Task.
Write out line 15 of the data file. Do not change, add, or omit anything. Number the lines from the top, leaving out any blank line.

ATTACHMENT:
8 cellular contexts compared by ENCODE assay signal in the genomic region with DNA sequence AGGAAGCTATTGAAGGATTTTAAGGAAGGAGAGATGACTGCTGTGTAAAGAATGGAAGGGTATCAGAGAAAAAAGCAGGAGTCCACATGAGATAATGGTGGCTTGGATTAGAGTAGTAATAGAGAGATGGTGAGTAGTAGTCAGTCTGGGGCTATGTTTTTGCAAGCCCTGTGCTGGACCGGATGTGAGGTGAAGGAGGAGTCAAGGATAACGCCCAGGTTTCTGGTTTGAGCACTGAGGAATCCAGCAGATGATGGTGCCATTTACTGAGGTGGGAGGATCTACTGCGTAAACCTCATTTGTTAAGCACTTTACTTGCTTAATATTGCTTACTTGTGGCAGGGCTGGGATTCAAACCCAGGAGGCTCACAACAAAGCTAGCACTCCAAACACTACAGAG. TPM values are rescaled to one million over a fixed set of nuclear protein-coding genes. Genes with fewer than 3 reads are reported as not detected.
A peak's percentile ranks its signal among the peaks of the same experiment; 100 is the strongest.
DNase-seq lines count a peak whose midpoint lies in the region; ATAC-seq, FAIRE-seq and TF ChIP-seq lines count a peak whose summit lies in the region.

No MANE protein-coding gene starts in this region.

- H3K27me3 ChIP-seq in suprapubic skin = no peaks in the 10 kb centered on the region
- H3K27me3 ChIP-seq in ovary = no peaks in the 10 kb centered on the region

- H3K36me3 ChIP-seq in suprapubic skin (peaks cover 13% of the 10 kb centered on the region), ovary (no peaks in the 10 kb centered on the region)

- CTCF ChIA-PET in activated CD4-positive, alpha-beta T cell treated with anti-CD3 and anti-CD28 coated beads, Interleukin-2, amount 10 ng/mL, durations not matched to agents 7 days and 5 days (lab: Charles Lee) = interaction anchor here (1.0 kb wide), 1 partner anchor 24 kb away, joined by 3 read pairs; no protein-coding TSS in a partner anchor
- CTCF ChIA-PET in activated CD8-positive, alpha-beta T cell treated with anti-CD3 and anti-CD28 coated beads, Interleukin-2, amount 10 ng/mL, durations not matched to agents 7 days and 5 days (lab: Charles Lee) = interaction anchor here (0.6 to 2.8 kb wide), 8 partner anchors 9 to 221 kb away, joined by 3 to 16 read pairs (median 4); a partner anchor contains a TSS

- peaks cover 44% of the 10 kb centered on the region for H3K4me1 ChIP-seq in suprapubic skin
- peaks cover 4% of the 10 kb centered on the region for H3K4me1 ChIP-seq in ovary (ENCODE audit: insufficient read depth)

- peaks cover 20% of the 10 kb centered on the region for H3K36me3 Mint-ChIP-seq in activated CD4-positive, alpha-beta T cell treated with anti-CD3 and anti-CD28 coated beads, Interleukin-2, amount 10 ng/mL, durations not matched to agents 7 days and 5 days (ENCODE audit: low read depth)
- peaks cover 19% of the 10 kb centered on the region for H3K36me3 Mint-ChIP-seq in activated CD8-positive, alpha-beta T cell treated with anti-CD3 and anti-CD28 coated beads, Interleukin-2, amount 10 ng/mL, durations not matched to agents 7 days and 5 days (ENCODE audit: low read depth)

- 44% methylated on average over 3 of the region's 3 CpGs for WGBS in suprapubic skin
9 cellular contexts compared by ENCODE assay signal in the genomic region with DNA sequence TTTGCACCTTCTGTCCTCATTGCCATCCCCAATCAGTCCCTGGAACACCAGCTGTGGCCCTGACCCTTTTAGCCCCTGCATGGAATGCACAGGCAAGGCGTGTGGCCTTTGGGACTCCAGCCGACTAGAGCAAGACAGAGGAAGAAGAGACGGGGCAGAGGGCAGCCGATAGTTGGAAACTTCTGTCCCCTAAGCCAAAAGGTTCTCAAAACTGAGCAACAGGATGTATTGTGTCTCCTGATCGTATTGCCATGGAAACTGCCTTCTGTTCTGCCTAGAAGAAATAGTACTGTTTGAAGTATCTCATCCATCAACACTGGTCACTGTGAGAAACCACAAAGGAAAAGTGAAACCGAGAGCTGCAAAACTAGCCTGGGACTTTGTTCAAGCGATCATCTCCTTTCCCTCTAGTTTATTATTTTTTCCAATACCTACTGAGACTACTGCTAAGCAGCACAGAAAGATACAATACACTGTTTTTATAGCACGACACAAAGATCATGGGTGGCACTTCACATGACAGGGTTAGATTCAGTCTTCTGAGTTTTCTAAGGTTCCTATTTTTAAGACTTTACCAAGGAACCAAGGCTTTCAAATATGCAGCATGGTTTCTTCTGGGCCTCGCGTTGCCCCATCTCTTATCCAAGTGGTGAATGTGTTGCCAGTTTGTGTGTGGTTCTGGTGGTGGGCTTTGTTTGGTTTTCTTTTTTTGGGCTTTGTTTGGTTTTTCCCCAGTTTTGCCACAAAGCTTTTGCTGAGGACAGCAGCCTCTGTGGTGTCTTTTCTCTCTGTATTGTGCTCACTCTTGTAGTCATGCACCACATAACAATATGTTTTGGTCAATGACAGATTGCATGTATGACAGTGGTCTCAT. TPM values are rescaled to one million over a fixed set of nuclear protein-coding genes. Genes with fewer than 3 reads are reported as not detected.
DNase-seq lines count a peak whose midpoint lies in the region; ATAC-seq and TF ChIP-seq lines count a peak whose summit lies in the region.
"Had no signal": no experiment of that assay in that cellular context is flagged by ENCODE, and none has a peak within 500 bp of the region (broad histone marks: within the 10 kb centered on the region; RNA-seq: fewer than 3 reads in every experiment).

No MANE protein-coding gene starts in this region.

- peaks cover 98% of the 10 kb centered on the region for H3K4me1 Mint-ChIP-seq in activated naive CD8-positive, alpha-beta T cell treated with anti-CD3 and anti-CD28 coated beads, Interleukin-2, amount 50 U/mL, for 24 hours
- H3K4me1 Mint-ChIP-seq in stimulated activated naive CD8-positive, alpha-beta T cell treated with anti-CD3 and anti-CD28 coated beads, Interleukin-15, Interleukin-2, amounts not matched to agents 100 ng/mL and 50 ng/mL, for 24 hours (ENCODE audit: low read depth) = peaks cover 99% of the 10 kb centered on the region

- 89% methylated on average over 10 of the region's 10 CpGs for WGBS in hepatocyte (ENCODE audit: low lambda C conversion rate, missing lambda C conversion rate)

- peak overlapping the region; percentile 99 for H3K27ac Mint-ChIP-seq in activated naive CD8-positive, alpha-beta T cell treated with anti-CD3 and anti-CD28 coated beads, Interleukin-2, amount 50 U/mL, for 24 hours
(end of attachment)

9 cellular contexts compared by ENCODE assay signal in the genomic region with DNA sequence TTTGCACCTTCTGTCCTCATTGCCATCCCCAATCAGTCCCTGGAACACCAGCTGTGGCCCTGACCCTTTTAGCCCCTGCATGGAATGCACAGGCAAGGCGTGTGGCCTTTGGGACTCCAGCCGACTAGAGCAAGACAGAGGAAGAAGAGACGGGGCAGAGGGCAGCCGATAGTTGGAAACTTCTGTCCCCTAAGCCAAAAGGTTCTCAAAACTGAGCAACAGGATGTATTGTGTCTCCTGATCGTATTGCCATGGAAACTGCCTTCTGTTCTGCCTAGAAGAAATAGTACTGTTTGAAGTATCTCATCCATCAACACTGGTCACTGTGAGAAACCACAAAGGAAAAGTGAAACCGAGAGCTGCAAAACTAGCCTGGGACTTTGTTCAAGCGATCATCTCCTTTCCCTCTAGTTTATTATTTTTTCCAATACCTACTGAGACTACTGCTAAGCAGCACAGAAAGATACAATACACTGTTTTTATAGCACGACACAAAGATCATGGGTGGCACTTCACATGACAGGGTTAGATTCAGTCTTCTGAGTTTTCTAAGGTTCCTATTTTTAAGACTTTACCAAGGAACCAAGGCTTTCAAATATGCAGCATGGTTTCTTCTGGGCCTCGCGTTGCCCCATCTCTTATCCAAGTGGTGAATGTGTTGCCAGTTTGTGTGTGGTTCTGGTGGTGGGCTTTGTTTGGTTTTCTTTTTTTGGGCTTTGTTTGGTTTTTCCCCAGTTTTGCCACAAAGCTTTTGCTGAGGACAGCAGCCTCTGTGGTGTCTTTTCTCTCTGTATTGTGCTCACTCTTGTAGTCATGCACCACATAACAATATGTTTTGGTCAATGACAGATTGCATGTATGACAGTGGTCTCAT. TPM values are rescaled to one million over a fixed set of nuclear protein-coding genes. Genes with fewer than 3 reads are reported as not detected.